Dropping the F Bomb
In their 2009 study, Dr. Richard Stephens and his team figured out something that pretty much everybody except a few nuns who are always within earshot of the Pope already knew – that saying a swear word when you drop a lug wrench on your baby toe helps to lessen the pain.
He drew this conclusion when he noted that study participants who swore could hold their hands in ice water twice as long as they could when they said "neutral" words that describe things around a house. In other words, yelling the F word helped mitigate pain more than yelling "dust ruffle!" (We can only hope there's room on his mantle for a Nobel Prize.)
Stephen's latest study, however, is a little bit more interesting, at least to weight lifters. He found that swearing during exercise increases both power and strength.
The researchers did two studies, one on power and one on strength. In the first, they recruited 29 adults to participate in the Wingate test, which is an anaerobic exercise test performed on a cycle ergometer. The second study had 52 participants and they were tested on an isometric handgrip test.
In both studies and in multiple trials, participants were instructed to use a strong and clear voice to first utter "neutral" words, followed by subsequent trials where they repeatedly dropped the literal mother of all F bombs, "mother*%$#*r."
The foul-mouthed group saw a 2.8% increase in power during the Wingate test and an 8.2% increase in the hand-grip test.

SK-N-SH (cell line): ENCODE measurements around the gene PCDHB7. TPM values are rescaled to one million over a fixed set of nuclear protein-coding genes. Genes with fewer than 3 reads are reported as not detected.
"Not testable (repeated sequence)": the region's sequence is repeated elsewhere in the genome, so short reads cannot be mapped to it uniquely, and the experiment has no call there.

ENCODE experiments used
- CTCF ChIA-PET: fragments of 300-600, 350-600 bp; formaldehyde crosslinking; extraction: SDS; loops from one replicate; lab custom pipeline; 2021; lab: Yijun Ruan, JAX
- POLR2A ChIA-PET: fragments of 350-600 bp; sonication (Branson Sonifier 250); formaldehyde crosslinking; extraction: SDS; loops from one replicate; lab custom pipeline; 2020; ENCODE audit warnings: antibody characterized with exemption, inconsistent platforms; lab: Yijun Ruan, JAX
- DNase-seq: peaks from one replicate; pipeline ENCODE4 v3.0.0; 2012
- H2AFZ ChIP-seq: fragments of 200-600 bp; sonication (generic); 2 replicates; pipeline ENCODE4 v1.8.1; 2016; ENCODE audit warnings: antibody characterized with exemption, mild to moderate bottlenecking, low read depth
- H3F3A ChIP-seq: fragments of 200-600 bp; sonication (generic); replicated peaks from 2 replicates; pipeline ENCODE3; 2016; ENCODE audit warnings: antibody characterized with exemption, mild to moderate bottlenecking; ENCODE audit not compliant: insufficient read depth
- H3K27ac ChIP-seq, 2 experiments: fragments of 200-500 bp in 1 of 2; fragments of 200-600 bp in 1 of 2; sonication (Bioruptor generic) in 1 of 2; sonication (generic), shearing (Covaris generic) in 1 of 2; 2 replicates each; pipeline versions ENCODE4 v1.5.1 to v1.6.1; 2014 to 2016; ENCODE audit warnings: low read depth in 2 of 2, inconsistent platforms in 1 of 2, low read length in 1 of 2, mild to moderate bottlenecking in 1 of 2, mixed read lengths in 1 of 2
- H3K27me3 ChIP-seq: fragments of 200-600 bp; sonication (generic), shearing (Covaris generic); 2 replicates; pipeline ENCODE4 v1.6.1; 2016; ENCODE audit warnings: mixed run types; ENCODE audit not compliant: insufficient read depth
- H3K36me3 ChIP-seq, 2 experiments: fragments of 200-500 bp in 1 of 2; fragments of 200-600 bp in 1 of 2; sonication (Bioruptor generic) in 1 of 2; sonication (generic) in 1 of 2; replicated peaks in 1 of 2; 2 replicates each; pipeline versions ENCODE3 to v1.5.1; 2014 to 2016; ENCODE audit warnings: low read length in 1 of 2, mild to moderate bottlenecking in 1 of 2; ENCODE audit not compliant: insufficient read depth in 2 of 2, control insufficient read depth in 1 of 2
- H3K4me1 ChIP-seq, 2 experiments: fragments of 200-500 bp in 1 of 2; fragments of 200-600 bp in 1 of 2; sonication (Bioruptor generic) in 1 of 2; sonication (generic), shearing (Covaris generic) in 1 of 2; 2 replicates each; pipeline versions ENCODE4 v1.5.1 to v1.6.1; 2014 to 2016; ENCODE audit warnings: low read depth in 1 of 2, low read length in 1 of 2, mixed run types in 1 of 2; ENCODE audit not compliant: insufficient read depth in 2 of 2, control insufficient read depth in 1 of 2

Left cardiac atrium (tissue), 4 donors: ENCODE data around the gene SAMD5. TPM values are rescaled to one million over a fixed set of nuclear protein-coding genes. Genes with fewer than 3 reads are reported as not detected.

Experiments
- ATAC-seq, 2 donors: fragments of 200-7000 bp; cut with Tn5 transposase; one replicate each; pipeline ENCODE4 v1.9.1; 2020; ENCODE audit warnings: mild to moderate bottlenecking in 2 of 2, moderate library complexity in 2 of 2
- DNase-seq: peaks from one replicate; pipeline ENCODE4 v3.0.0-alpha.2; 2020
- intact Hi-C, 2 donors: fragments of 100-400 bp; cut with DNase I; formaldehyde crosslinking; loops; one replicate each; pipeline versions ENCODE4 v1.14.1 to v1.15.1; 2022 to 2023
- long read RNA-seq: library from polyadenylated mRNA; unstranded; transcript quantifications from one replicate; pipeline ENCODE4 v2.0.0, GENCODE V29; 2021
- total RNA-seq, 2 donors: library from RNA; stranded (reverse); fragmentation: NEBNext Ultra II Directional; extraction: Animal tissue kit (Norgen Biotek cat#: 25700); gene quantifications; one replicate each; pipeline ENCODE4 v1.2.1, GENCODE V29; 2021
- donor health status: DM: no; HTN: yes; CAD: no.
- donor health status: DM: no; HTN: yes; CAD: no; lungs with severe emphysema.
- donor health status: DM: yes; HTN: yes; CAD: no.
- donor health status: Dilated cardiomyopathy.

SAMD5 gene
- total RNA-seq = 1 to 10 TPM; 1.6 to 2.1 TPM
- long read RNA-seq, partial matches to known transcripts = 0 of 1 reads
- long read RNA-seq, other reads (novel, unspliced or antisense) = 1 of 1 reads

The scientists weren't sure why this happened. They had assumed, because of their study on swearing and pain, that cussing stimulates the body's sympathetic nervous system, which is the system that makes your heart pound and your palms all sweaty when you're in danger.
However, they didn't find any significant changes to the sympathetic nervous system during the current study on power and strength, causing them to conclude: "So quite why it is that swearing has these effects on strength and pain tolerance remains to be discovered."
It seems that it might be worthwhile to unload a few F bombs during heavy or challenging sets, but there's a possible f-ing fly in the ointment, at least to those who swear all the damn time.
Stephens conducted another study in 2011 that was a follow-up to his one on profanity and pain. It found that people who swore routinely showed less of a pain tolerance effect. In other words, if you speak "Army Creole" where every other word would singe the downy hair off a church girl's perspiring upper lip, it's not going to be as effective in relieving pain.
Ipso facto, those who swear regularly in everyday life might not experience any significant gains in power or strength.
One other thing worth knowing, particularly if you work out at a Planet Fitness where any normal masculine behavior is verboten: Stephens found that swearing worked best when swear words were spoken in a "steady and clear" voice, as opposed to shouting.
So if you swear during a lift and everyone in the gym stops to look at you, mouths agape, you're probably doing it too loudly.
- Stephens R, Atkins J, Kingston A. "Swearing as a response to pain." Neuroreport. 2009 Aug 5;20(12):1056-60.
- Stephens R, Umland C. "Swearing as a response to pain-effect of daily swearing frequency." J Pain. 2011 Dec;12(12):1274-81.
- Richard Stephens, David K.Spierer, Emmanuel Katehis. "Effect of swearing on strength and power performance." Psychology of Sport and Exercise, Volume 35, March 2018, pages 111-117.